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Twenty-three companies fined for causing forest fires leading to Indonesia haze

Twenty-three companies have been fined or had licenses revoked after causing forest fires that spread thick haze across Southeast Asia. The Indonesian government said it was still investigating scores of other firms.

The punitive action follows criticism of Indonesian authorities for their failure to act to prevent such a widespread use of fires, which led to the worst pollution in the region for almost two decades.

Twenty-three companies were sanctioned or had land-clearing licenses revoked, after being found to be responsible for starting the fires.

Those firms facing punishment were mostly pulp wood and palm oil plantations operating on Sumatra and Borneo islands. As a result, three companies shut down altogether.

The forest fires led to the deaths of 19 people as they spread lingering haze across Singapore, Malaysia and Indonesia.

Urban areas affected

The smog caused a health and environmental crisis, estimated to have cost the Indonesian economy around $16 billion. More than half a million people suffered acute respiratory infections in Indonesia alone.

Tuesday's announcement was the first time the government has revoked company licenses over forest fires, an annual occurrence caused by slash-and-burn land clearance.

Smog in Malaysia

The haze severely limited visibility in Malaysia's capital Kuala Lumpur for several weeks, causing health problems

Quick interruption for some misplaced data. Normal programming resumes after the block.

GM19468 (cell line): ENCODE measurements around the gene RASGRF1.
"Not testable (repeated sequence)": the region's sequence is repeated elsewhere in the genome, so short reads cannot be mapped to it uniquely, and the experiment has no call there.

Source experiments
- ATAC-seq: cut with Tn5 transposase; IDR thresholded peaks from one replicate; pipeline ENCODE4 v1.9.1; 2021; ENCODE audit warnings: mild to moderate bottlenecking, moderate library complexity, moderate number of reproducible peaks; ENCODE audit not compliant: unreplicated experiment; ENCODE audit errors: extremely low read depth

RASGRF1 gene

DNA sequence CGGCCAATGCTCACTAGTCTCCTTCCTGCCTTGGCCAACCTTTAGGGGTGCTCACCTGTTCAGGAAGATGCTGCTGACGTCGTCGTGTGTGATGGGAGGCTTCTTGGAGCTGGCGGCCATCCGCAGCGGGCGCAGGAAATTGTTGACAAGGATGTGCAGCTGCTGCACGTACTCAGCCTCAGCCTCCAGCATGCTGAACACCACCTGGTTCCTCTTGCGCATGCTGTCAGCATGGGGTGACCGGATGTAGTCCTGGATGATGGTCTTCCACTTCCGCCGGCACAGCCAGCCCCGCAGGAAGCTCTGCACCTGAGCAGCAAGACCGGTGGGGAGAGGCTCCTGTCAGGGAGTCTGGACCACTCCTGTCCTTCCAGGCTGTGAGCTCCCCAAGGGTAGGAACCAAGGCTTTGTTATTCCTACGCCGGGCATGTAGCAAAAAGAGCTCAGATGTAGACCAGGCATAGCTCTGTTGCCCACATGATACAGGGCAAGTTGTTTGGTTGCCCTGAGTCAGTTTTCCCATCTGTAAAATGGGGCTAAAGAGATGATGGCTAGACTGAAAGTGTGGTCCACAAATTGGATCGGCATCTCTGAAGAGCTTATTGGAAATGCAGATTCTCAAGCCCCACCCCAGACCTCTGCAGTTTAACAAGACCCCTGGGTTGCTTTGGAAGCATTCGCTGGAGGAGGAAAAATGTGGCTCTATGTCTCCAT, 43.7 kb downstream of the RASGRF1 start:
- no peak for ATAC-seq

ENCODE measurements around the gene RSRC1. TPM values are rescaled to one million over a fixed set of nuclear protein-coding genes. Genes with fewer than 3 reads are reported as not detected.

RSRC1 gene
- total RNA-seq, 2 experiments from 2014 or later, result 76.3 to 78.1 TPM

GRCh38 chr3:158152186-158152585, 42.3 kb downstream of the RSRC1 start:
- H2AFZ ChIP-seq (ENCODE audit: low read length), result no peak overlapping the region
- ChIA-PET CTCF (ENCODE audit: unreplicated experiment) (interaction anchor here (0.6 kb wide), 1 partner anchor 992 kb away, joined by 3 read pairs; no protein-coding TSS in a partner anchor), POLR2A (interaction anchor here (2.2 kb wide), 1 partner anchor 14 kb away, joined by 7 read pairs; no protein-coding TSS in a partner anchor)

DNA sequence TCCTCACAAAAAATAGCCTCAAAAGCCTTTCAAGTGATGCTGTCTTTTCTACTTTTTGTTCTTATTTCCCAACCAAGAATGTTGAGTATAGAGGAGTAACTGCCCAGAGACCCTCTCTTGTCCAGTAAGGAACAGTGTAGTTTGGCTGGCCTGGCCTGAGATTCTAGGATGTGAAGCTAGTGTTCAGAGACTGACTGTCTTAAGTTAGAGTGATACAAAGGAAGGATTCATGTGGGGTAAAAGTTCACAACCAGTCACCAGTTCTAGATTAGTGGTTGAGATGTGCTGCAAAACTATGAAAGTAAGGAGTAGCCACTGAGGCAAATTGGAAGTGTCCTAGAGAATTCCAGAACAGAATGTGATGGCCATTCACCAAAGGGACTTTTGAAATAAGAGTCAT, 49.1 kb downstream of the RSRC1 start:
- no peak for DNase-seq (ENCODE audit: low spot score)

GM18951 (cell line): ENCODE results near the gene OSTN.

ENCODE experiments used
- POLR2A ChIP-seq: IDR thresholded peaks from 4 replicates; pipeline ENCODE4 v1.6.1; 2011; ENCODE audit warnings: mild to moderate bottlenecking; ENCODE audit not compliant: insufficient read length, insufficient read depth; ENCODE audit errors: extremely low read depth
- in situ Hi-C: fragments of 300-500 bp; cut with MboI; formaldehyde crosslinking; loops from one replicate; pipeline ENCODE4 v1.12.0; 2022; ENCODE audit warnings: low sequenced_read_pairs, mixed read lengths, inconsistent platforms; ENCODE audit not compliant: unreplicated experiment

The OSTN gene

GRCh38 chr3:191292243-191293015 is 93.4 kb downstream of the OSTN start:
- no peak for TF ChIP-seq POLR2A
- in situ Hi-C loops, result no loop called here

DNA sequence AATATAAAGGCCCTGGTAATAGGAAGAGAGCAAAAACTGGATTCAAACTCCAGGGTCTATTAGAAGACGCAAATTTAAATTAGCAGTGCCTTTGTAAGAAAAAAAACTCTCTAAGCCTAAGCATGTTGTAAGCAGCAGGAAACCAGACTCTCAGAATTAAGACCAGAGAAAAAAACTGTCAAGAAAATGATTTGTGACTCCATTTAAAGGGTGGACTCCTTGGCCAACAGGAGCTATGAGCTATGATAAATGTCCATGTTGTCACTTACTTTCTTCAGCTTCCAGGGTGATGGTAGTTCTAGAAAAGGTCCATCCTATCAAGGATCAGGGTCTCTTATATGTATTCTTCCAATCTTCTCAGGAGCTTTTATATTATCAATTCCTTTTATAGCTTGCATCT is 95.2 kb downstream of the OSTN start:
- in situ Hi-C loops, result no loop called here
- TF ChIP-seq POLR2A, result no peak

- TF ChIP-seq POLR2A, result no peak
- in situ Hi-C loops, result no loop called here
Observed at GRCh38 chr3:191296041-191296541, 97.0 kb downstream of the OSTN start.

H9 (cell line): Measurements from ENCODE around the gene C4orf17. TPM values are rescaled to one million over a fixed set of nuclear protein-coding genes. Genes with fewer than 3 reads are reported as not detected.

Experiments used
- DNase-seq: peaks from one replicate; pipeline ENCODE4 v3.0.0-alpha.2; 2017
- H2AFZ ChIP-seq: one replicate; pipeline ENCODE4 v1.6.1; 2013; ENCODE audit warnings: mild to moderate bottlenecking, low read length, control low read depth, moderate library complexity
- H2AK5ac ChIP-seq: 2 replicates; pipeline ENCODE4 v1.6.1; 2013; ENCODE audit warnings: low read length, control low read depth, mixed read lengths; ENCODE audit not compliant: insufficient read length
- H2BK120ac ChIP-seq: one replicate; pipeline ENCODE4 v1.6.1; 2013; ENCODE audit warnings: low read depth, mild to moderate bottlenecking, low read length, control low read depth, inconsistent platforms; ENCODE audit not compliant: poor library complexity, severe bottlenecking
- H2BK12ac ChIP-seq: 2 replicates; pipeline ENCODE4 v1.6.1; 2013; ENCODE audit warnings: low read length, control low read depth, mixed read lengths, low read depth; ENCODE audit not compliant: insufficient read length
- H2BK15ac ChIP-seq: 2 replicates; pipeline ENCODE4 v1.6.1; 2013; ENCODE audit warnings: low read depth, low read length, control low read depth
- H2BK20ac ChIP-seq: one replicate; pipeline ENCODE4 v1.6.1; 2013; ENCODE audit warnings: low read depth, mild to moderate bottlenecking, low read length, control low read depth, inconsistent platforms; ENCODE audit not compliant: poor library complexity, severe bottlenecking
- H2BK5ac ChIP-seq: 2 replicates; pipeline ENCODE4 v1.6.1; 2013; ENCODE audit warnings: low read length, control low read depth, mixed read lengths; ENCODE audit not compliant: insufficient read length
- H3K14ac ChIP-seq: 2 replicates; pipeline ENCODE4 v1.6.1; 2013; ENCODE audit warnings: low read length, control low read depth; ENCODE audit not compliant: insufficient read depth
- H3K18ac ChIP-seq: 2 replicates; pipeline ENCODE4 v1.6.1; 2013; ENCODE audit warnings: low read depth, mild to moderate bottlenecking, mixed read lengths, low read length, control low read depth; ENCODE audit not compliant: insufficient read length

The Forestry Ministry's investigations director, Brotestes Panjaitan, said a further 33 firms remained under scrutiny and that decisions on possible punishment were still to be decided.

"We do not hesitate to take stern legal action against companies found violating the law," Panjaitan said on Tuesday.

The ministry confirmed that a total of 56 companies were involved in illegal land-clearing activities and that 276 firms were investigated since the latest fires broke out in September.

Eco-groups happy

The firmer response was welcomed by environmental activists, who said the most the government had done until now was to name suspects allegedly involved in the forest fires.

"The minister has the courage to not only freeze the companies' operation but also chase the owners in a civil case, this is great and this must be guarded carefully," Riko Kurniawan, from The Indonesian Forum for Environment told Agence-France Pres.

He added that it was unheard of for the government to revoke licenses and many companies previously avoided facing trial.

Forest fires have been an annual problem in the region since the mid-1990s, but this year's was the worst since 1997 when blazes spread across nearly 10 million hectares.

Last year, regional countries signed an agreement on transboundary haze pollution but calls for Indonesia to do more had, until now, fallen on deaf ears, some analysts said.

mm/jm (AFP, AP)

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